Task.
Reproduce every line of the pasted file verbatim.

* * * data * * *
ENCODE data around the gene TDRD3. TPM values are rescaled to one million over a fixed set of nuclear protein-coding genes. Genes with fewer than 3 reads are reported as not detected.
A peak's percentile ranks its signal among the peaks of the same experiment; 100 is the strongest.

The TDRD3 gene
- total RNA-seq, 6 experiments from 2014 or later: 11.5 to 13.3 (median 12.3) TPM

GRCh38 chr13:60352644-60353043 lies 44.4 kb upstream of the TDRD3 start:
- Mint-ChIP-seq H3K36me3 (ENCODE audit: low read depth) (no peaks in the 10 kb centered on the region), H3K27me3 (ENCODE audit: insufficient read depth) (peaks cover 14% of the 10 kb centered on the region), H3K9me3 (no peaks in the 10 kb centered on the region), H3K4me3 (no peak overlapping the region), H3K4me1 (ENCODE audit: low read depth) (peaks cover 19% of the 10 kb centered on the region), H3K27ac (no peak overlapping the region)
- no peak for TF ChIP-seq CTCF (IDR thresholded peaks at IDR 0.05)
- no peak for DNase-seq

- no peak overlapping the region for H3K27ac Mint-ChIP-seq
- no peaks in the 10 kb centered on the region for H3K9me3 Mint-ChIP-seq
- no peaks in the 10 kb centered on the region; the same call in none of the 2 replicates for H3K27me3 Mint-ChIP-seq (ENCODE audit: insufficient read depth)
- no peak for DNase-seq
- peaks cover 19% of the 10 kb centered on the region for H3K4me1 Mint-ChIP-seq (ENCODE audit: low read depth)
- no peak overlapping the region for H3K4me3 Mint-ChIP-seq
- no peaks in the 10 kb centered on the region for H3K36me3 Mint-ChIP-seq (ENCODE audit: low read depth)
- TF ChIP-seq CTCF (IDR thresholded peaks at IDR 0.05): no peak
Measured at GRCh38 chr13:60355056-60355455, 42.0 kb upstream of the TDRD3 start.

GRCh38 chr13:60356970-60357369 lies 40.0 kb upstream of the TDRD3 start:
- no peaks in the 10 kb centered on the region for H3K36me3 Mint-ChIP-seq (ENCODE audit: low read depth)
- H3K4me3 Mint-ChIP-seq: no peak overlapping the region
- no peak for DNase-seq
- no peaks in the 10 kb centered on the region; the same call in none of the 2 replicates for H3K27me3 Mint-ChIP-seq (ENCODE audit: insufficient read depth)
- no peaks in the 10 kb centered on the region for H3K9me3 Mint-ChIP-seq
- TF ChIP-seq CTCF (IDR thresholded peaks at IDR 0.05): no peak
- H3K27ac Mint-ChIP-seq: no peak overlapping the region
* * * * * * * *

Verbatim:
ENCODE data around the gene TDRD3. TPM values are rescaled to one million over a fixed set of nuclear protein-coding genes. Genes with fewer than 3 reads are reported as not detected.
A peak's percentile ranks its signal among the peaks of the same experiment; 100 is the strongest.

The TDRD3 gene
- total RNA-seq, 6 experiments from 2014 or later: 11.5 to 13.3 (median 12.3) TPM

GRCh38 chr13:60352644-60353043 lies 44.4 kb upstream of the TDRD3 start:
- Mint-ChIP-seq H3K36me3 (ENCODE audit: low read depth) (no peaks in the 10 kb centered on the region), H3K27me3 (ENCODE audit: insufficient read depth) (peaks cover 14% of the 10 kb centered on the region), H3K9me3 (no peaks in the 10 kb centered on the region), H3K4me3 (no peak overlapping the region), H3K4me1 (ENCODE audit: low read depth) (peaks cover 19% of the 10 kb centered on the region), H3K27ac (no peak overlapping the region)
- no peak for TF ChIP-seq CTCF (IDR thresholded peaks at IDR 0.05)
- no peak for DNase-seq

- no peak overlapping the region for H3K27ac Mint-ChIP-seq
- no peaks in the 10 kb centered on the region for H3K9me3 Mint-ChIP-seq
- no peaks in the 10 kb centered on the region; the same call in none of the 2 replicates for H3K27me3 Mint-ChIP-seq (ENCODE audit: insufficient read depth)
- no peak for DNase-seq
- peaks cover 19% of the 10 kb centered on the region for H3K4me1 Mint-ChIP-seq (ENCODE audit: low read depth)
- no peak overlapping the region for H3K4me3 Mint-ChIP-seq
- no peaks in the 10 kb centered on the region for H3K36me3 Mint-ChIP-seq (ENCODE audit: low read depth)
- TF ChIP-seq CTCF (IDR thresholded peaks at IDR 0.05): no peak
Measured at GRCh38 chr13:60355056-60355455, 42.0 kb upstream of the TDRD3 start.

GRCh38 chr13:60356970-60357369 lies 40.0 kb upstream of the TDRD3 start:
- no peaks in the 10 kb centered on the region for H3K36me3 Mint-ChIP-seq (ENCODE audit: low read depth)
- H3K4me3 Mint-ChIP-seq: no peak overlapping the region
- no peak for DNase-seq
- no peaks in the 10 kb centered on the region; the same call in none of the 2 replicates for H3K27me3 Mint-ChIP-seq (ENCODE audit: insufficient read depth)
- no peaks in the 10 kb centered on the region for H3K9me3 Mint-ChIP-seq
- TF ChIP-seq CTCF (IDR thresholded peaks at IDR 0.05): no peak
- H3K27ac Mint-ChIP-seq: no peak overlapping the region